Women drinkers' suicide risk greater
Alcohol use increases suicide risk among women, especially those who have symptoms of insomnia such as sleep disturbance and daytime tiredness, shows research.
New York: Alcohol use increases suicide risk among women, especially those who have symptoms of insomnia such as sleep disturbance and daytime tiredness, shows research.
"These results are important as they help demonstrate that alcohol use is associated with an increase in suicide risk, and that this increase may be partially due to insomnia symptoms," said principal investigator Michael Nadorff, assistant professor at Mississippi State University.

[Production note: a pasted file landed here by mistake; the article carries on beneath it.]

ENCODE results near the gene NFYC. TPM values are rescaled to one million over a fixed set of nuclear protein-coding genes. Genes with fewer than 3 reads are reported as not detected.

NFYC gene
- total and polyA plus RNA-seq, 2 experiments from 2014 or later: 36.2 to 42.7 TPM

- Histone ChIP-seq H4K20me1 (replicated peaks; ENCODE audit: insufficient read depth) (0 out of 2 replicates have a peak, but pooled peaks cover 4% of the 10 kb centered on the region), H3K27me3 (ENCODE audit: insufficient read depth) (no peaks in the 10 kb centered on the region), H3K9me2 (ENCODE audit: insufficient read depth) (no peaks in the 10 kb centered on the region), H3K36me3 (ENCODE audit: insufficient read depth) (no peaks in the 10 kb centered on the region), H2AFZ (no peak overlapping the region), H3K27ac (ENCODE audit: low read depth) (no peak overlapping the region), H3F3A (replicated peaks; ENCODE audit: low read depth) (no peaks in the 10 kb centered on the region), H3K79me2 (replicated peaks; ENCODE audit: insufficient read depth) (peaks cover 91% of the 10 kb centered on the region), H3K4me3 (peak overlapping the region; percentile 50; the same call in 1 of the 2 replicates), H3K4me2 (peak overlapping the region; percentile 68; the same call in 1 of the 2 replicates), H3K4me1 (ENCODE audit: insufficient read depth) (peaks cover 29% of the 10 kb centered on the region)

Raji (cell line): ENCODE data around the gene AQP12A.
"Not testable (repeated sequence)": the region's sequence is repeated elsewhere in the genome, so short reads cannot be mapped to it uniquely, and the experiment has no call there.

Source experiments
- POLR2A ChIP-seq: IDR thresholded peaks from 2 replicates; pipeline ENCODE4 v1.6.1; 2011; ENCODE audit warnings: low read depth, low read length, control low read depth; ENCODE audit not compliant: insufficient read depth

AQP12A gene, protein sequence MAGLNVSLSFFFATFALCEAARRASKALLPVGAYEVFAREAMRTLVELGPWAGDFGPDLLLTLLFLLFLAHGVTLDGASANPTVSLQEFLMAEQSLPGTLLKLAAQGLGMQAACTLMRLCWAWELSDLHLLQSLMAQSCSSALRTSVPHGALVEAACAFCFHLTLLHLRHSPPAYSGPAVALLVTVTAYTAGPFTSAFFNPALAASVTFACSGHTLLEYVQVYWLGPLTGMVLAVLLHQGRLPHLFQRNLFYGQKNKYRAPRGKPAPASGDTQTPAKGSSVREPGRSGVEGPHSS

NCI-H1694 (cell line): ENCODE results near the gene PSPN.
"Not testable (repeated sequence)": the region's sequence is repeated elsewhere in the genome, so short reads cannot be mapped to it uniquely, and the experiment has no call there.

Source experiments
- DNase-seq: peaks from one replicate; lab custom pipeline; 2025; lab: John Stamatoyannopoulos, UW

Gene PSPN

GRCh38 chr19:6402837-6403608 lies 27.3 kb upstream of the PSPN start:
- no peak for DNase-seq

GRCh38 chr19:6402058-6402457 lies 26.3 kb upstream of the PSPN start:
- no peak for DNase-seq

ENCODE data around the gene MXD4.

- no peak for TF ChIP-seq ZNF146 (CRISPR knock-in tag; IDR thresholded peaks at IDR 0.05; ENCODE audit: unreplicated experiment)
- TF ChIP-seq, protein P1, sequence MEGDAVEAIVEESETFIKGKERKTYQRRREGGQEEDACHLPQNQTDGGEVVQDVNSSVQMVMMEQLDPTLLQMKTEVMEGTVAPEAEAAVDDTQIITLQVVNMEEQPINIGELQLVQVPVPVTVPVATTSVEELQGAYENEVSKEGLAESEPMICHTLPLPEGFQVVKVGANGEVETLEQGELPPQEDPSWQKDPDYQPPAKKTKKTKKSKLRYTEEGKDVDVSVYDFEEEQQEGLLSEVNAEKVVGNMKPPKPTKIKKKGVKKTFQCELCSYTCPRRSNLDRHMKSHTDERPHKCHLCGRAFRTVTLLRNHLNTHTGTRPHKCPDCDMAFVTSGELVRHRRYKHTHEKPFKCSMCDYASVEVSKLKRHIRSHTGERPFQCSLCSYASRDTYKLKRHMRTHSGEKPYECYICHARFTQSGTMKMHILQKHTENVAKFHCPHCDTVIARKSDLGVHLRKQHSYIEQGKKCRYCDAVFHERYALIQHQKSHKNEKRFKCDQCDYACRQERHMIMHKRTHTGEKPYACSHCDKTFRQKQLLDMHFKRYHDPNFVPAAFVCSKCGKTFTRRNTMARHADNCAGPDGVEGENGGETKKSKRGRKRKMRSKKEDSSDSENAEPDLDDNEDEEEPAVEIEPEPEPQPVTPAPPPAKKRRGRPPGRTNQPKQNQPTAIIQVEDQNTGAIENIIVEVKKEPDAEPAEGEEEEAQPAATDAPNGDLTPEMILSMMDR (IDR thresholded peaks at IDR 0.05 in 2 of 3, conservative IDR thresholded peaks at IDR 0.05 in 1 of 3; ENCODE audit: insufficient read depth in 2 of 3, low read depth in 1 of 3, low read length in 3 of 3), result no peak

The study suggests that the targeted assessment and treatment of specific sleep problems may reduce the risk of suicide among those who consume alcohol.
"By better understanding this relationship, and the mechanisms associated with increased risk, we can better design interventions to reduce suicide risk," Nadorff added.
The study involved 375 undergraduate students at an university in the US.
The participants completed an online questionnaire that examined insomnia symptoms, nightmares, alcohol use and suicide risk.
The study appeared in the Journal of Clinical Sleep Medicine.